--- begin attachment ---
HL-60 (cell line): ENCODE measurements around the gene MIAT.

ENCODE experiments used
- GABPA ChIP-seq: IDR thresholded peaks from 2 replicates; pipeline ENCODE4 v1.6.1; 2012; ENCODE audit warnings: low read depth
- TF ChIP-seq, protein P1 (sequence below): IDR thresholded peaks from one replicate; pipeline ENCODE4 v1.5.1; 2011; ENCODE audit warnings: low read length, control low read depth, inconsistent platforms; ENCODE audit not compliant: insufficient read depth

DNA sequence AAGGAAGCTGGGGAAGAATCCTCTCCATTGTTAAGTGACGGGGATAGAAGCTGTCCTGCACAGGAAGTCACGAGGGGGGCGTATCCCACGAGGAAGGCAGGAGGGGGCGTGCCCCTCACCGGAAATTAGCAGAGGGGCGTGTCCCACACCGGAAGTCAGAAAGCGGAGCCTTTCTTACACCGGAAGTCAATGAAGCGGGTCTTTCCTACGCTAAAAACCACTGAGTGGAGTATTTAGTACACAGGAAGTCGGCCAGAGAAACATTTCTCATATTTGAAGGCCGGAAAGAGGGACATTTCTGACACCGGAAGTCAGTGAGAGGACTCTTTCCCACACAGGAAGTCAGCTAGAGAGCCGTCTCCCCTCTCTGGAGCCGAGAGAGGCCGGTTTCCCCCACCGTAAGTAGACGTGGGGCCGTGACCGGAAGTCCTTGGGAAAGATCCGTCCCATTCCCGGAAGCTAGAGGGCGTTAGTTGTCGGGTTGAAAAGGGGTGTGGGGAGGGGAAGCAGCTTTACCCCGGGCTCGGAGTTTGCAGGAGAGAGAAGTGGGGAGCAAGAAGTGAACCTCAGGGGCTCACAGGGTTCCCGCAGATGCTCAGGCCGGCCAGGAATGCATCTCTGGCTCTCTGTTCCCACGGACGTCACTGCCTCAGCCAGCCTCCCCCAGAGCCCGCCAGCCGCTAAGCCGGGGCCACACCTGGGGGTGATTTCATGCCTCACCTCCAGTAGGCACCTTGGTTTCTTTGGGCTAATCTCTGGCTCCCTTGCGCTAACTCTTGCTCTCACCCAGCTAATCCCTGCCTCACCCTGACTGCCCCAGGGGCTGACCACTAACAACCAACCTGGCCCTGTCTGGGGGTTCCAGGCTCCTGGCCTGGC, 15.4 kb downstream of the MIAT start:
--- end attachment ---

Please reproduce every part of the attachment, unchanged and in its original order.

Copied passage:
HL-60 (cell line): ENCODE measurements around the gene MIAT.

ENCODE experiments used
- GABPA ChIP-seq: IDR thresholded peaks from 2 replicates; pipeline ENCODE4 v1.6.1; 2012; ENCODE audit warnings: low read depth
- TF ChIP-seq, protein P1 (sequence below): IDR thresholded peaks from one replicate; pipeline ENCODE4 v1.5.1; 2011; ENCODE audit warnings: low read length, control low read depth, inconsistent platforms; ENCODE audit not compliant: insufficient read depth

DNA sequence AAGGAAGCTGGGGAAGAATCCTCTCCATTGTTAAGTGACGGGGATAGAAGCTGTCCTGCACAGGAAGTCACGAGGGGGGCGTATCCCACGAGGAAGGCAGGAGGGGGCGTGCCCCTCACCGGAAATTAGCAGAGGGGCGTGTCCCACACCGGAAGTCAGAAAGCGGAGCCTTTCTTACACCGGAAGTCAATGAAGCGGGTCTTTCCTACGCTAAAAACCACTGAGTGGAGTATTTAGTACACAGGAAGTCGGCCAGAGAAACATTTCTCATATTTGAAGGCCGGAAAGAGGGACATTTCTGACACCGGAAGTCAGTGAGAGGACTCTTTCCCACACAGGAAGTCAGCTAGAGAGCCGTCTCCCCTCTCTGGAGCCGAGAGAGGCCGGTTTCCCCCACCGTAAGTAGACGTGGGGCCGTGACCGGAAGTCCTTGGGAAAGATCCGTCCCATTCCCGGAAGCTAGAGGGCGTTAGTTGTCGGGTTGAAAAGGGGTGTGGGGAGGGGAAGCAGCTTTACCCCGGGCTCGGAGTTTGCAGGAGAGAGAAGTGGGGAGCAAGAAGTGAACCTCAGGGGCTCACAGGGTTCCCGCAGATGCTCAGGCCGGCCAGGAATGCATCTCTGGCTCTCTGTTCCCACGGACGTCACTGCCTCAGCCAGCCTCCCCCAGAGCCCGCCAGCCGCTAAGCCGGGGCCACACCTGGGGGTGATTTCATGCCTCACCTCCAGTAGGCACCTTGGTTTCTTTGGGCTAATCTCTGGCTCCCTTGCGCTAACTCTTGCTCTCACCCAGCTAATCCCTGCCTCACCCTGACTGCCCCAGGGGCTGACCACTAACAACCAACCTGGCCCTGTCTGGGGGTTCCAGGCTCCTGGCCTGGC, 15.4 kb downstream of the MIAT start: